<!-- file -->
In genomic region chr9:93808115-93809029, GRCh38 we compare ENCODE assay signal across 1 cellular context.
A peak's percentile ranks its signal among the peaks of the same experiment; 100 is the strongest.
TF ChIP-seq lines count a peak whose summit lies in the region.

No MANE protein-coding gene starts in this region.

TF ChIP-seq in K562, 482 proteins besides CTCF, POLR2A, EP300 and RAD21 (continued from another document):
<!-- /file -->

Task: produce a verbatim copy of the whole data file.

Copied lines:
In genomic region chr9:93808115-93809029, GRCh38 we compare ENCODE assay signal across 1 cellular context.
A peak's percentile ranks its signal among the peaks of the same experiment; 100 is the strongest.
TF ChIP-seq lines count a peak whose summit lies in the region.

No MANE protein-coding gene starts in this region.

TF ChIP-seq in K562, 482 proteins besides CTCF, POLR2A, EP300 and RAD21 (continued from another document):